By the Second World War the RAMC was much more mobile and able to work more effectively on the front line, there were also developments such as the use of penicillin and blood transfusions which helped to improve the survival rate of the wounded. Since the end of the Second World War the RAMC has served with the British Army wherever they have been posted, from Northern Ireland to Cyprus, Korea to Afghanistan, and many more. There are a variety of careers open to anyone wanting to join the RAMC. Officers can serve as doctor, pharmacist, physiotherapist, environmental health officer, medical support officer, or a technical officer (e.g. biomedical scientist, radiographer, clinical physiologist etc.) whist ordinary ranks can serve as combat medical technicians, emergency medical technicians, pharmacy technicians and many more.
It takes a special kind of courage to be in the middle of a battle and not to focus on the enemy but on the wounded instead; this has been recognised by the awarding of 29 Victoria Crosses to medical personal as well as 2 bars (a bar means that the recipient has been given a second Victoria Cross, and only 3 have ever been awarded). The corps also has one recipient of both the Victoria Cross and the Iron Cross, one officer was awarded the George Cross in the Second World War, and Private Michelle Norris became the first woman to be awarded the Military Cross following her actions in Iraq on 11 June 2006 when she was aged just 19.
In1856 Queen Victoria laid a Victoria Cross beneath the foundation stone of the Royal Victoria Military Hospital in recognition of the courage of those who have fought and died for their country. When the hospital was demolished in 1966 the VC, which is known as ‘The Netley VC’, was taken to the Army Medical Services Museum in Aldershot where it is now on display.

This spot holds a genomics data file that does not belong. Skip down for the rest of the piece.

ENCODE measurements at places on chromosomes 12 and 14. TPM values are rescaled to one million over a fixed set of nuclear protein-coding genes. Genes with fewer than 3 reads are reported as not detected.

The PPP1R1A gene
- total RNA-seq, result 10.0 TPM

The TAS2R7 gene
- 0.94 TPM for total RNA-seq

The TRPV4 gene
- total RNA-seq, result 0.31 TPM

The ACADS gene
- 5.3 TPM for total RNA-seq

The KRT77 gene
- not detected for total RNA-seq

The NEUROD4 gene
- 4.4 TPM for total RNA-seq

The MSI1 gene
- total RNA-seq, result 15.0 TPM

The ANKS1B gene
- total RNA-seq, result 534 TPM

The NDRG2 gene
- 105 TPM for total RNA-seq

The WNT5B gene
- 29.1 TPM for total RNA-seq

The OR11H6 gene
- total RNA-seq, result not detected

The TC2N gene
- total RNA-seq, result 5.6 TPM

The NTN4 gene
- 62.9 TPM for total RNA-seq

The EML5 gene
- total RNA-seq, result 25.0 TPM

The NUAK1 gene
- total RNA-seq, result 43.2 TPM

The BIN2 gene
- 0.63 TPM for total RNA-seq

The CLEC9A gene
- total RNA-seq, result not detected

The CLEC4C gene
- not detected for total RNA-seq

Those members of the Royal Army Medical Corps who have been awarded the Victoria Cross have truly lived up to the motto of the Corps – ‘Faithful in Adversity’.
The Second World War saw many acts of bravery, but the raid on St. Nazaire in March 1942 remains one of the outstanding acts of heroism during the war. So much so that ‘Operation Chariot’ has been called ‘The Greatest Raid of All Time’, and immortalised in film and book. So, why was the raid necessary? And what happened?
In 1942 Britain was dependent on supplies from across the Atlantic if she was to survive the war, but that lifeline was constantly under attack. Supply convoys were frequently attacked by German submarines and surface raiders, but the biggest threat to shipping was the Tirpitz. No British or American ship could compete with her 15-inch guns and massively armoured structure. The Royal Navy hoped that a fleet could possible sink her, or at least damage her so much that she would be in need of extensive repairs, so relieving some of the pressure on the convoys. If they managed to damage the ship there was only one port in Axis held Europe large enough to accommodate her – St. Nazaire on the Atlantic coast of France. A massive dry dock had been built there before the war to accommodate a passenger ship called the Normandie. The port was now being used by the Germans to bolster their war in the Atlantic.
The British decided that this facility must not be available to the Tirpitz, and so an attack was planned to take it out. It would not be an easy task. Huge 35 foot thick gates, 167 feet wide and 54 feet high, moved on massive rollers to enclose a dock measuring 1,148 feet by 164 feet. This dock played host to small German warships and a fleet of U-boats which sortied out to seek and destroy the Allied supply convoys. To service and supply these was a collection of wharves, bridges and locks, a power station and underground storage for fuel. Minesweepers and searchlights constantly combed the area to prevent any Allied attack. In support of these were around 100 massive guns. To try to take out such an installation would seem impossible.